DALLAS — Jordan Roberts, the director of Dallas ISD's Grants Compliance office, admitted to district investigators that neither he nor his staff review specific receipts on how DISD spends grant money, according to an internal investigation.
The report centers around the principal at Roosevelt High School, Dr. Leicha Shaver. News 8 first reported on the district's investigation into her activities last Friday.
Among the accusations in the Office of Professional Responsibility report, DISD investigators allege she misspent hundreds of thousands of dollars in Texas Title I funds on employee stipends and even renting a "cash grab" machine for students, among other things.
Dallas ISD told News 8 that Dr. Shaver remains on the job at Roosevelt. On Friday, Shaver refused to discuss the allegations with News 8. Her attorney has not returned a message left with his assistant.
The Texas Education Agency said it is reviewing the allegations against Shaver.
Roosevelt received $5.2 million in Title I funds in an effort to improve its "academically unacceptable" standing.
"Throwing more money at DISD — and especially some of the lowest-performing schools — might not be the best solution," said school district watchdog Allen Gwinn. "If you're not spending the money correctly in the first place, you're just going to have more to misspend."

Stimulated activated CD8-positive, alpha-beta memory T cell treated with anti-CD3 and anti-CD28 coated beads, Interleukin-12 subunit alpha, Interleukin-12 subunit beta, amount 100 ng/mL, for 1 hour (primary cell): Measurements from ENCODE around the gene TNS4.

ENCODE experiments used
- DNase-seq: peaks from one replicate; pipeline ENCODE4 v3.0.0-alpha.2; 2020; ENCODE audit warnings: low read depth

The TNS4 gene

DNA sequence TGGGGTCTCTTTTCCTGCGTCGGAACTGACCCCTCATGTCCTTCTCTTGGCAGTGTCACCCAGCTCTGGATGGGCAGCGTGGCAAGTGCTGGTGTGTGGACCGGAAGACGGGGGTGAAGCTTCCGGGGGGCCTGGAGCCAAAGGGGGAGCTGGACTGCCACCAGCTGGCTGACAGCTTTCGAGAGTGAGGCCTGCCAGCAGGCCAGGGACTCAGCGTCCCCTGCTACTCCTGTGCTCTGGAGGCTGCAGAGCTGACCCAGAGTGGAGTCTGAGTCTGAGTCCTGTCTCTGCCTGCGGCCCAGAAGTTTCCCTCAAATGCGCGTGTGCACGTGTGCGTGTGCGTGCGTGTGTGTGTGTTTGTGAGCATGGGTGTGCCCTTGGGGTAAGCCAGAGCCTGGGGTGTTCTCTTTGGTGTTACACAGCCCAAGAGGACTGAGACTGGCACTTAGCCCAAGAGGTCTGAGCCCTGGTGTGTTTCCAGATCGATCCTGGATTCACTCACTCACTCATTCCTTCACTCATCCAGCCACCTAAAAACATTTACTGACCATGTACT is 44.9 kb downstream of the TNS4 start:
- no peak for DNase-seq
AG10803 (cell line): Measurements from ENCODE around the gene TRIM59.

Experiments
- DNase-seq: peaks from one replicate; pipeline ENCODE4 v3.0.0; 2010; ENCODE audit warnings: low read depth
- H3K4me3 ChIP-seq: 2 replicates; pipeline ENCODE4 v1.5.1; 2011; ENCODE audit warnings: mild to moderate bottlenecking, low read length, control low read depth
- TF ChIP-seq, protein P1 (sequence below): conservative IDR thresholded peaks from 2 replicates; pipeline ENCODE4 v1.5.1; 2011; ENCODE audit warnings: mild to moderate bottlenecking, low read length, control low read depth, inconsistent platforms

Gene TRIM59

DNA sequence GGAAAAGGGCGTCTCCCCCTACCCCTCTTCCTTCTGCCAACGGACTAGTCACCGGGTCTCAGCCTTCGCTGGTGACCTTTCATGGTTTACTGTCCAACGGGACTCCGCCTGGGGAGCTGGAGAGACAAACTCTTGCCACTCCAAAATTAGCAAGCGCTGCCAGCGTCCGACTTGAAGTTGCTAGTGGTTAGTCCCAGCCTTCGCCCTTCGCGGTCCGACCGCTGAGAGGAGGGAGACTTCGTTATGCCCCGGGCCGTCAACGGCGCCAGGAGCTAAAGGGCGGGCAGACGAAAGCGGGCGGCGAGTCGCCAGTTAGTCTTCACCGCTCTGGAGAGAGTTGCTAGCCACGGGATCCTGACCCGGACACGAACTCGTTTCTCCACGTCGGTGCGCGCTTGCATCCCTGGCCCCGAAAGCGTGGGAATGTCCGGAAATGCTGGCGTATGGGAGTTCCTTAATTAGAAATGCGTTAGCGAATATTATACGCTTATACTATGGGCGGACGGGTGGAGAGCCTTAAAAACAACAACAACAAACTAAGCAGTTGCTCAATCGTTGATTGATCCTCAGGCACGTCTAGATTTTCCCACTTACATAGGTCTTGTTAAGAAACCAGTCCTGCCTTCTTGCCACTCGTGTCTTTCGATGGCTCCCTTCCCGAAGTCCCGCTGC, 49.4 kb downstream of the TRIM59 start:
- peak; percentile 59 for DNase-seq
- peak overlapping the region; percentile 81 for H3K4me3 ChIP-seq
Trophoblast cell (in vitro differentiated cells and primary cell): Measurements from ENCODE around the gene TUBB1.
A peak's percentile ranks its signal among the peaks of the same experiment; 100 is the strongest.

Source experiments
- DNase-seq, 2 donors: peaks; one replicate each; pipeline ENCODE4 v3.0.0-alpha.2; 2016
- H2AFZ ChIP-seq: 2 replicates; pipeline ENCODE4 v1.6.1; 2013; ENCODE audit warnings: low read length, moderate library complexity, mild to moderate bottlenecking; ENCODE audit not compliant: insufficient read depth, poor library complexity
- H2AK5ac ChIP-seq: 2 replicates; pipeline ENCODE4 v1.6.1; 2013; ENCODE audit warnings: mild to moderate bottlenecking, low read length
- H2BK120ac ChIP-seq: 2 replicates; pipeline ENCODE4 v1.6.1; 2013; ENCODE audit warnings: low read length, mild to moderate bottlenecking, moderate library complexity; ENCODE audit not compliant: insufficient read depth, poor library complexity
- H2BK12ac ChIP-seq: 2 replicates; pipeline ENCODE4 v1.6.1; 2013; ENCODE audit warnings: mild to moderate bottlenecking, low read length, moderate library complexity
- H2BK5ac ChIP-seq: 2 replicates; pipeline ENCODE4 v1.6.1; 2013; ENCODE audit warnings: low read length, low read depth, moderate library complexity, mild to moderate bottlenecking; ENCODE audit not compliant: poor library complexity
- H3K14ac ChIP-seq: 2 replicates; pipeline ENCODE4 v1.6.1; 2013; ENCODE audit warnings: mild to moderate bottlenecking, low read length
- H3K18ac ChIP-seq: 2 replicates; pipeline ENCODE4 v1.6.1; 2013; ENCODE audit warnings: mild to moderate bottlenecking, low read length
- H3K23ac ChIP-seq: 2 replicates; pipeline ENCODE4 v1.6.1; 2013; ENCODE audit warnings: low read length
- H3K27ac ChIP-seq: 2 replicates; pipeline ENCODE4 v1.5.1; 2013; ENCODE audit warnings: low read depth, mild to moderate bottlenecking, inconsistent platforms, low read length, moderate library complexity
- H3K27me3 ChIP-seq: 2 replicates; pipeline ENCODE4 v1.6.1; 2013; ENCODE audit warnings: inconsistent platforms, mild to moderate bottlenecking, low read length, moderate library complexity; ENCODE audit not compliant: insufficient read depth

When the state legislature cut education funding two years ago, grants helped make up some of the financial loss to classrooms.
But Dallas ISD has had a history of mismanaging grant money.
In February 2012, the commissioner of the Texas Education Agency blasted DISD for failing to comply with a grant for tutoring called Supplemental Education Services.
A month later, the district intended to use grant funds to take fifth grade boys to see the movie "Red Tails." After News 8 broke that story, DISD was forced to pay for the $57,000 in tickets from its own account.
In 2010, the head of the district's Adult Basic Education grant was accused of misspending $30,000.
A former insider said Dallas ISD had to pay back more than $300,000 in another grant a few years ago from the Centers for Disease Control.
It is uncertain how widespread any grant mismanagement problem is, nor is the total amount of money involved clear.
How the district intends to change its handling of grant money — if at all — isn't a question Dallas ISD could immediately answer.